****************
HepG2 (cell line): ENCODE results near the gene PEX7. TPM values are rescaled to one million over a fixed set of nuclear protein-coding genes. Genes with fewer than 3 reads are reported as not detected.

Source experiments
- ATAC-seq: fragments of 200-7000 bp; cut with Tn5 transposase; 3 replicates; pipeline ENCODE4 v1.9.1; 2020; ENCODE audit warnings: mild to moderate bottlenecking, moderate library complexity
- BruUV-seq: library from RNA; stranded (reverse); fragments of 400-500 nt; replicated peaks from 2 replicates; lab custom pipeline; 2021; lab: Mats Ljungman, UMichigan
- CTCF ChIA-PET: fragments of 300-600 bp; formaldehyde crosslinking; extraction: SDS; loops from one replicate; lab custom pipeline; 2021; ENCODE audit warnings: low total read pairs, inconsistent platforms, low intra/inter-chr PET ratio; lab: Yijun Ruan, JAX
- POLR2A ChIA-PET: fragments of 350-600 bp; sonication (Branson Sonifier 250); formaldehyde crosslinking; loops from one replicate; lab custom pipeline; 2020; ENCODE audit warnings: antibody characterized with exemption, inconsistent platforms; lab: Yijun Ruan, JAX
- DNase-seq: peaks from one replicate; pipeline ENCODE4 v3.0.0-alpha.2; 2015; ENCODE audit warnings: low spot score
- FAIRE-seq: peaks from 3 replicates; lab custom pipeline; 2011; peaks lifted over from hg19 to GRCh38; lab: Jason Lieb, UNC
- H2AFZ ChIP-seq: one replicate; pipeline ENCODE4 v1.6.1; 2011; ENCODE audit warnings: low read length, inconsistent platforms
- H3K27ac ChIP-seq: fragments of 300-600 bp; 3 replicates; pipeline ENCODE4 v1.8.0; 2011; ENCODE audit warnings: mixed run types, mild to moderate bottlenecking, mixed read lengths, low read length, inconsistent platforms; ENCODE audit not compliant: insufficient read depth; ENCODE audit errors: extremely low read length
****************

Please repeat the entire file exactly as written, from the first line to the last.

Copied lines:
HepG2 (cell line): ENCODE results near the gene PEX7. TPM values are rescaled to one million over a fixed set of nuclear protein-coding genes. Genes with fewer than 3 reads are reported as not detected.

Source experiments
- ATAC-seq: fragments of 200-7000 bp; cut with Tn5 transposase; 3 replicates; pipeline ENCODE4 v1.9.1; 2020; ENCODE audit warnings: mild to moderate bottlenecking, moderate library complexity
- BruUV-seq: library from RNA; stranded (reverse); fragments of 400-500 nt; replicated peaks from 2 replicates; lab custom pipeline; 2021; lab: Mats Ljungman, UMichigan
- CTCF ChIA-PET: fragments of 300-600 bp; formaldehyde crosslinking; extraction: SDS; loops from one replicate; lab custom pipeline; 2021; ENCODE audit warnings: low total read pairs, inconsistent platforms, low intra/inter-chr PET ratio; lab: Yijun Ruan, JAX
- POLR2A ChIA-PET: fragments of 350-600 bp; sonication (Branson Sonifier 250); formaldehyde crosslinking; loops from one replicate; lab custom pipeline; 2020; ENCODE audit warnings: antibody characterized with exemption, inconsistent platforms; lab: Yijun Ruan, JAX
- DNase-seq: peaks from one replicate; pipeline ENCODE4 v3.0.0-alpha.2; 2015; ENCODE audit warnings: low spot score
- FAIRE-seq: peaks from 3 replicates; lab custom pipeline; 2011; peaks lifted over from hg19 to GRCh38; lab: Jason Lieb, UNC
- H2AFZ ChIP-seq: one replicate; pipeline ENCODE4 v1.6.1; 2011; ENCODE audit warnings: low read length, inconsistent platforms
- H3K27ac ChIP-seq: fragments of 300-600 bp; 3 replicates; pipeline ENCODE4 v1.8.0; 2011; ENCODE audit warnings: mixed run types, mild to moderate bottlenecking, mixed read lengths, low read length, inconsistent platforms; ENCODE audit not compliant: insufficient read depth; ENCODE audit errors: extremely low read length